Houston’s odoriferous Lois is done raising a stink
Houston’s beloved corpse flower, Lois, bit the dust Sunday evening.
Or at least her famous bloom did.
After weeks of drawing record crowds to the Houston Museum of Natural Science, the spadex of the stinky flower collapsed about 4:45 p.m. — leaving visitors to mourn the loss.
“We came to see a piece of history,” said Mark Swist, a 27-year-old Austin resident who was waiting in line when the bloom fell. “It’s kinda disappointing to be so close. We wanted to see it in real life, but we’re just enjoying being here and the experience.”
About 65,000 visitors made their way to see Lois in July, more than triple the Cockrell Butterfly Center’s June figures.
The so-called corpse flower, nicknamed for its stench, drew a cultlike following since word of her potential bloom spread earlier this month, with thousands watching the flower via webcam. It was only the second rare Amorphophallus titanum bloom in Texas and the 29th in the nation.
“These last few weeks have been crazy, exhilarating,” said Nancy Greig, director of the butterfly center. “The neatest thing for me, a botanist by training, was seeing people getting so excited about a plant.”
Cordelia Price, 54, visited Lois dozens of times and was at the center when she fell.
“I knew it was going to happen. It’s just kind of sad,” the Houston resident said. “It really was majestic when it was open.”
Now that the spadex has toppled, the rest of the visible part of the flower will actually be “sucked” back into the corm, or underground stem, Greig said. The museum plans to keep Lois on display for visitors and webcam viewers to observe her decline.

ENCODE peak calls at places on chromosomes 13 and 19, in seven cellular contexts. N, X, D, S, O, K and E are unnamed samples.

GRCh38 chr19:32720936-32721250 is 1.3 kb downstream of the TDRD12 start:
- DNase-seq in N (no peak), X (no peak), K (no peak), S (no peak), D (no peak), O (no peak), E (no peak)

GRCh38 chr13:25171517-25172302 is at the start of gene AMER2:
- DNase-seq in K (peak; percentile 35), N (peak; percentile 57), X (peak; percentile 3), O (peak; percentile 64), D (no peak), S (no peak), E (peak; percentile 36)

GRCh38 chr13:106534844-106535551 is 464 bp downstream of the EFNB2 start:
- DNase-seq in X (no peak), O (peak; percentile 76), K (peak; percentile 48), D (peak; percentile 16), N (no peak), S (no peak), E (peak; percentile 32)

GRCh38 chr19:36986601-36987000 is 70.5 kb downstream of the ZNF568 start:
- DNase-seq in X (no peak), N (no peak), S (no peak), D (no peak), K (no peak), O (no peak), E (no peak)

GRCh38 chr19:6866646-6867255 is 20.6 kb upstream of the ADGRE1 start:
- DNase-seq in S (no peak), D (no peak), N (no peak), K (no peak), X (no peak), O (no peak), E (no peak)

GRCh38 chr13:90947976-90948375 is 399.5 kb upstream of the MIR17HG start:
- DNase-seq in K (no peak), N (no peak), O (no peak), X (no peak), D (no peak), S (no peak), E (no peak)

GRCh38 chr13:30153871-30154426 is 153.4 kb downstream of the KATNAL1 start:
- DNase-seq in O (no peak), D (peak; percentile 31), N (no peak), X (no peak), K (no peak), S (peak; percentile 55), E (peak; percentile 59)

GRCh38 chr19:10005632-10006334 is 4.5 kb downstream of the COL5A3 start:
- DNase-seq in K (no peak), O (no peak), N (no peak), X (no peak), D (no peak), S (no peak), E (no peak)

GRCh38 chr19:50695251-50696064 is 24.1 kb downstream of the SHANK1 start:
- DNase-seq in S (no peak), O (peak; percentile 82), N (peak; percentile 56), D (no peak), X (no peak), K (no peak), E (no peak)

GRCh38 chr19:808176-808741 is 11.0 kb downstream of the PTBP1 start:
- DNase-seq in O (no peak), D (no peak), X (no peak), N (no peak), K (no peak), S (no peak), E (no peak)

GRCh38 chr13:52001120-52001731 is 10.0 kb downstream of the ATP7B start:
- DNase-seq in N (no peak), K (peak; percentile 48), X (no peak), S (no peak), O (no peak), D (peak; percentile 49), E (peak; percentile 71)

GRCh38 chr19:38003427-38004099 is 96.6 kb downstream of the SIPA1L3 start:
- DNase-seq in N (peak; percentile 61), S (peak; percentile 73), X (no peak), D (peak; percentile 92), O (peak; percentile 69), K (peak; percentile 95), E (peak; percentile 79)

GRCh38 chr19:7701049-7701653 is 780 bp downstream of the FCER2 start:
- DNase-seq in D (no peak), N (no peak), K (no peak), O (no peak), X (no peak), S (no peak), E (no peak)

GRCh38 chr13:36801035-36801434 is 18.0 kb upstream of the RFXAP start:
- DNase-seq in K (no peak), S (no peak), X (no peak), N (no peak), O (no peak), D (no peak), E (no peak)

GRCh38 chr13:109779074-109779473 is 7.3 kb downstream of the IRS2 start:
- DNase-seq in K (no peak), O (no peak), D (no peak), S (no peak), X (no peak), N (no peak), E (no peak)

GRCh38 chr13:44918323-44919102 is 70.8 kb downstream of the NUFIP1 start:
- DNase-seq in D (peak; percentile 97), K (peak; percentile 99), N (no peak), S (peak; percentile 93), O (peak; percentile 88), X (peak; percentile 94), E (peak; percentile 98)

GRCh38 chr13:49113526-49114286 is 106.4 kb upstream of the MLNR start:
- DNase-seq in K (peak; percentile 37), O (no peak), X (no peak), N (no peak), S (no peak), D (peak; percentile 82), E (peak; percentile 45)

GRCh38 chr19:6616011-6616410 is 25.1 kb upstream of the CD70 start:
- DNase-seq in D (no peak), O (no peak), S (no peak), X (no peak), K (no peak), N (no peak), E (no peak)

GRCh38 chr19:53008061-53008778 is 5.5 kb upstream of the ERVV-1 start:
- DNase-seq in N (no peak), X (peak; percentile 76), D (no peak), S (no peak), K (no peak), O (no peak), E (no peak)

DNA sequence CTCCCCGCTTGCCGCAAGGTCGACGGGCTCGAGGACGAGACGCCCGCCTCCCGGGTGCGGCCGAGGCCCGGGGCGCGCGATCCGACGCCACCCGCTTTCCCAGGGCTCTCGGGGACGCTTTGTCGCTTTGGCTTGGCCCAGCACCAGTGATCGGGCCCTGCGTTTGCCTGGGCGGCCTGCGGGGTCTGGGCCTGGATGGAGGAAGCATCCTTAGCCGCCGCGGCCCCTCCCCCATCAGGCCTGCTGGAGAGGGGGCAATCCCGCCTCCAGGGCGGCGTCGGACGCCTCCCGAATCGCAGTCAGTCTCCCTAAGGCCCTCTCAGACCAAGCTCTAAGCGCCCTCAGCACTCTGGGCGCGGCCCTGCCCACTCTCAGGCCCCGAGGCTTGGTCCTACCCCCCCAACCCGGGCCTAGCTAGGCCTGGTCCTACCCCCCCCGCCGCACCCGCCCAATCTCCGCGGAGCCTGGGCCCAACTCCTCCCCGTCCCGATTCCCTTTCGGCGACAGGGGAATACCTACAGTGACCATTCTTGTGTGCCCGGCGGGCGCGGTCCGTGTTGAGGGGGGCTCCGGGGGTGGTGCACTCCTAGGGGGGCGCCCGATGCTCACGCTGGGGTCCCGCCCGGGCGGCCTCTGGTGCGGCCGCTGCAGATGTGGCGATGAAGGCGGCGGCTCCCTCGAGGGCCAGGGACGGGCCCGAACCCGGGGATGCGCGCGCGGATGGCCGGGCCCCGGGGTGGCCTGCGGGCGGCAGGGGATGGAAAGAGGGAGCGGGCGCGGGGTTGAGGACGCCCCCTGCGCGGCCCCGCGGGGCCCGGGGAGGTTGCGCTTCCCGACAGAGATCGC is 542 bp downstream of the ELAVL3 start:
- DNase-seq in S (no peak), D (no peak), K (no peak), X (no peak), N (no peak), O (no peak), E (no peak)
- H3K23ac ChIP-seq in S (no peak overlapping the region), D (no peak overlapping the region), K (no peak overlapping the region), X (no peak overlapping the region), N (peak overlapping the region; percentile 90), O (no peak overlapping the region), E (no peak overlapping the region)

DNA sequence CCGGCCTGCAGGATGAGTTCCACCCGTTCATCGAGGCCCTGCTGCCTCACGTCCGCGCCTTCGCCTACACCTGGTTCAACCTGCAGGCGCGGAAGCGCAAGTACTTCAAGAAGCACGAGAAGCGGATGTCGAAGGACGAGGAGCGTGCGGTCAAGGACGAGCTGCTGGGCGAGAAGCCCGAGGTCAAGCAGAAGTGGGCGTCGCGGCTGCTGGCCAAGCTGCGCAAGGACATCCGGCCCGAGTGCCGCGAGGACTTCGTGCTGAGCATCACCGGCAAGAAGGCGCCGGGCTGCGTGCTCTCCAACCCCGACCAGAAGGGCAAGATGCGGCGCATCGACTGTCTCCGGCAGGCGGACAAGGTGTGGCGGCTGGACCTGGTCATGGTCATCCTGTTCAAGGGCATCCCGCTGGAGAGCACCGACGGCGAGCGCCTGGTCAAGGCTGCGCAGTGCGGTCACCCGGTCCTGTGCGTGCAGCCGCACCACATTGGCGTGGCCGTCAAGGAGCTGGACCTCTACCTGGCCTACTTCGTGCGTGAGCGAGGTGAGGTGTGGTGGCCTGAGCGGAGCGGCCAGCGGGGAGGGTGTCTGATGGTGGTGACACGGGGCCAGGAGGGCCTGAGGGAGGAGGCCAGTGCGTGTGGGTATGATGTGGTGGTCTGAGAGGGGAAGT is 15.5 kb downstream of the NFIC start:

She’ll eventually be unearthed, weighed and dusted with powdered sulfur to prevent damage. When Lois dries off, she’ll be repotted in fresh soil and kept dry until next spring, at which time experts hope she will produce a leaf.
It could take years for Lois to recuperate enough mass to bloom again, experts said, adding that they hope the next time her tuber is bigger and that she’ll be able to produce fruit. The museum has another corpse flower in the greenhouse that could flower sometime in the future.
They’ve learned a few lessons that they hope will help with future blooms.
“All flowers are different individually,” Greig said. “Maybe this one was a tall and skinny kind that doesn’t open much.”
Greig and others have said that Lois may not have reached full bloom because she was moved from the greenhouse to the exhibit area. The temperature drop could have put the plant in shock, they said.
“Certainly we would not subject it to air conditioning as we did in our ignorance,” Greig said.
The museum stayed open around-the-clock most of last week to accommodate the tremendous public interest in the rare plant. Some of the extra revenue will go to the center’s capital campaign, Greig said.
Many Houstonians felt a sense of pride at being hosts to such a rare occurrence in the botany world.
“It’s cool to have such a rare event take place so close to where we live,” said David McWhirter, 23.